What is the Blockchain Trilemma?

What is the Blockchain Trilemma?

By Navin Sregantan

If you’ve only got a minute:

  • The Blockchain Trilemma refers to the trade-off between 3 critical aspects of blockchain technology: Security, scalability, and decentralisation.
  • Bitcoin and Ethereum run on blockchain networks that prioritise decentralisation and security, but this poses challenges to scalability.
  • While it is generally accepted that a public blockchain can only truly achieve 2 of the 3 benefits at any given time, there are efforts to overcome this hurdle.

Cryptocurrencies may have come off the highs of 2021, but they continue to draw strong interest from both retail and institutional investors despite high levels of price volatility and concerns of risk of loss of cryptocurrency to hacks.

Read more: Beginner’s guide to cryptocurrency

Nonetheless, cryptocurrencies like Bitcoin and Ethereum are mediums of exchange like the US dollar and Singapore dollar but unlike their fiat currency counterparts, requires the use of a blockchain.

A blockchain is a distributed ledger supported by a decentralised network of computers all over the world, which records economic transactions and addresses.

This means multiple copies are maintained across the network and they must all match for it to be valid, making it difficult for a malicious actor to try changing a record within the blockchain.

The popularity of cryptocurrencies has also led some to consider it an alternative asset class. That said, this is a topic that continues to be debated among investment professionals.

However, in order for blockchain technology to be more accepted, it has to be capable of handling more data and at faster speeds while not becoming too slow or expensive to use.

What is the Blockchain Trilemma?

The “Blockchain Trilemma” is one of the larger hurdles for cryptocurrency to achieve mass adoption. It refers to the challenge that confronts a blockchain to achieve optimal levels decentralisation, security, and scalability, simultaneously.


In other words, this means that blockchain developers often have to make trade-offs between decentralisation, security, and scalability. It is generally accepted that a public blockchain can only truly achieve 2 of the 3 benefits at any given time.

Deciding on what to prioritise is the most important decision a blockchain builder has to make. This is why a good understanding of the “Blockchain Trilemma” allows a greater appreciation of the unique value proposition that each blockchain has chosen to anchor in.


Blockchain networks are decentralised by nature, which means that no one individual or organisation is in control of it.

There is a spectrum of how decentralised blockchain networks are. This is dependent on factors like the number of miners/validators, number of full nodes (participants), node geographical distribution, diversity of node clients and size of active developers base working on code improvement proposals.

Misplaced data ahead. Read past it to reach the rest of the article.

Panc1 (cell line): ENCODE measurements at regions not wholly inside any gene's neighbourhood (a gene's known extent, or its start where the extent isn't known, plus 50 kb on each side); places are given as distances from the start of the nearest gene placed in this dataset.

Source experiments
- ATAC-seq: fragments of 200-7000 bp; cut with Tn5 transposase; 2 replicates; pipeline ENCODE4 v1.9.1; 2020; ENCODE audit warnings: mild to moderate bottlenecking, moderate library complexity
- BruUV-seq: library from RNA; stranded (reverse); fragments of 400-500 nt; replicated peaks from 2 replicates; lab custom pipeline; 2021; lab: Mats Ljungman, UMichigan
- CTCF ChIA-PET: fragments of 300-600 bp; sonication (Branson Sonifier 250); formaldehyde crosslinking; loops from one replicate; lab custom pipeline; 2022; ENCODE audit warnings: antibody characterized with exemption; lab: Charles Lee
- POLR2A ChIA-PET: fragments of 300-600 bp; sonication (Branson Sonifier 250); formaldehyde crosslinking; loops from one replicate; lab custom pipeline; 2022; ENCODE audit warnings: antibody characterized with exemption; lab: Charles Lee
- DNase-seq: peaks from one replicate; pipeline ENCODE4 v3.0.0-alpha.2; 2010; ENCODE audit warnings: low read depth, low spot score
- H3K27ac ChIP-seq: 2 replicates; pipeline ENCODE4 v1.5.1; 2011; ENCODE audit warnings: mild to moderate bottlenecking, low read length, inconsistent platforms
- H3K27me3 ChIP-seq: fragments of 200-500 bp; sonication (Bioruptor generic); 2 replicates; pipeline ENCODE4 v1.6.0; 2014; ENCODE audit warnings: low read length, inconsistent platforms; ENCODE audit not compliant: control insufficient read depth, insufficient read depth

Why is it important?

Decentralisation is central to blockchain technology. It acts as a safeguard against control or censorship of blockchain by any one entity or entities acting in concert.


When a blockchain network involves large number of participants, we can expect any consensus on transactions or upgrades to the blockchain to take time (sacrificing scalability).



Security is the ability of a blockchain to be resistant to tampering by bad actors.

In a centralised system (i.e. one where a single authority has control), security of records is ensured by gatekeeping the access to the system. This easily prevents the problem of double spending (i.e. the risk of being used twice or more) of the same cryptocurrency.

In a decentralised system, avoiding or limiting double spending requires a combination of cryptography and consensus mechanisms for all participants (nodes) to follow the same protocol and arrive at the same state of a ledger without any central coordination.

An example of a consensus mechanism is Bitcoin’s Proof-of-Work (PoW). This is a process where miners are required to expend effort/energy to solve for a mathematical puzzle before they could append a block of validated transactions to the chain.

A bad actor who wants to reverse transactions made by himself/herself or to prevent some transactions from being included in a previously confirmed block would need to garner 51% of the total hash power (i.e., total computing power to solve the mathematical puzzle) and re-expand the energy used up till that point to change the records.

Meanwhile, Ethereum uses a Proof-of-Stake (PoS) consensus mechanism which requires Ethereum validators to put up 32 Ether onto a staking contract in the blockchain before they have a chance to propose the next block to the chain and earn staking rewards.

When a validator fails to act honestly, he/she faces the risk of having the stake slashed by the blockchain protocol.

Reaching consensus means that at least 66% of the nodes on the network agree on the state of the ledger.

Why is it important?

A good blockchain network should be able to resist attacks from malicious entities.

A secure blockchain ensures blockchain records are immutable and it is extremely difficult for a bad entity to defraud the chain by accumulating adequate hash power or stake.


While increasing hash power in mining under PoW consensus mechanism improves the security of a network, it also increases the cost of mining and may force smaller, less efficient mining set-ups to exit. This has the inadvertent effect of leading to a centralisation of miners, sacrificing decentralisation.


Scalability refers to a blockchain’s capability to support high transactional volumes without suffering a degradation on its performance as adoption increases.

Degradation typically leads to 2 key consequences: